The next versions of Google’s browser will focus on highlighting the lack of security of HTTP web pages and will stop marking HTTPS sites as safe in their address bar . It will be from September, with Chrome 69, when the label “It is safe” will disappear.
As explained in a publication of the Chromium blog, the use of the secure protocol of hypertext transfer on the web has improved as Chrome’s security indicators have evolved. That’s why users should expect a web, by default, to be secure . And since that should be normal, they should only receive notices when there are problems.
Google already revealed earlier this year that all HTTP sites will be marked as “unsafe” as of July, with Chrome 68. When you have to enter private data, such as passwords, bank cards and other sensitive information, the warning label will appear in red color to prevent users.
In the long term, in addition, the idea is that an HTTPS web page does not show in the Chrome address bar or the lock icon .
“Not sure” equal to red warning
The person in charge of Chrome Security, Emily Schechter, has remembered that as of October the version 70 of Chrome will begin to show the red warning “not safe” when the users introduce data in pages HTTP . Previously they considered that the use of this protocol was too high to mark all HTTP pages like this.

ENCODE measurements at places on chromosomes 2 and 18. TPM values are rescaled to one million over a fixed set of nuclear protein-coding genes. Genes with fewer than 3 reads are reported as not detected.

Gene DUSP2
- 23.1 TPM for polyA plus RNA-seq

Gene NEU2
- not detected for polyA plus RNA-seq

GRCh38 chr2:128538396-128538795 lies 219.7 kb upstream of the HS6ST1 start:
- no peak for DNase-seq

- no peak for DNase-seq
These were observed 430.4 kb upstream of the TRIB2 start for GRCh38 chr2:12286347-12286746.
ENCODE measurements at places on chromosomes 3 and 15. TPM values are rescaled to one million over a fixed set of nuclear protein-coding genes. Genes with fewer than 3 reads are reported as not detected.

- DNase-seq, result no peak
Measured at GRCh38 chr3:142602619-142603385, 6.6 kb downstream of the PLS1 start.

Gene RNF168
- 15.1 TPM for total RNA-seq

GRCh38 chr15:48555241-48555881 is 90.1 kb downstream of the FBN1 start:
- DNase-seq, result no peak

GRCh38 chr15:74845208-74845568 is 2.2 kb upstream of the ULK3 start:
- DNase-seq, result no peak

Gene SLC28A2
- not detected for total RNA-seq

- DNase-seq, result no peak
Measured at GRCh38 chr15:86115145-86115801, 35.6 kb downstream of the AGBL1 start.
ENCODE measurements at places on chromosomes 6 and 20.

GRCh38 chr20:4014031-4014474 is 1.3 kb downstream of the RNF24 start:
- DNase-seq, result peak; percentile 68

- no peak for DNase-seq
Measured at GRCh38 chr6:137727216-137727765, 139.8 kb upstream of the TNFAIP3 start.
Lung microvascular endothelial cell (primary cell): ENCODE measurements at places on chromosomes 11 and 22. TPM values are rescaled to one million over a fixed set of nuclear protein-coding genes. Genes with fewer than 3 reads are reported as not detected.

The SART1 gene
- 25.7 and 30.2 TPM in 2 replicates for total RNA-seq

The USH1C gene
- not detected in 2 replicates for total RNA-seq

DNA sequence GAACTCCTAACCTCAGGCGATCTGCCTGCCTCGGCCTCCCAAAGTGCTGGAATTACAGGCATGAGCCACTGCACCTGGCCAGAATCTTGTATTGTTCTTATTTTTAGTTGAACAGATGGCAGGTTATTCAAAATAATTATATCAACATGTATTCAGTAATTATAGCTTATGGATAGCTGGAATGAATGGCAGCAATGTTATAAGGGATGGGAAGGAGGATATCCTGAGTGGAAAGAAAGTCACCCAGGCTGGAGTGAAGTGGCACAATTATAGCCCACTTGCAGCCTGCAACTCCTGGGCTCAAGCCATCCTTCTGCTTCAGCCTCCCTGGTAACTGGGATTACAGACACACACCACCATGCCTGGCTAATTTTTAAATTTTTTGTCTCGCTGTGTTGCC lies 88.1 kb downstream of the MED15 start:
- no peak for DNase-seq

As we know, HTTPS is a more secure version of the HTTP protocol used on the network to connect users to websites. Through a secure connection, the data that the user sends to a website is kept more protected and the risks are reduced against different types of threats.
However, the security of HTTPS can increase and the main rival of Chrome, Firefox, taking a while looking to raise it trying to force the security standard called secure contexts (safe contexts) initiated by Google in 2014.
It remains to be seen if, at least at the beginning, the elimination of the green label “It is safe” has some effect on the behavior of users who until now had become accustomed to seeing it and understanding it as synonymous with security.
According to data provided by Google itself in February, 68% of the traffic generated in Chrome on both Android and Windows took place on pages with HTTPS protocol. In the OS Chrome OS and Mac OS that figure was even higher, producing 78% of the traffic on HTTPS pages . Also, they assured that 81 of the 100 most popular websites already used HTTPS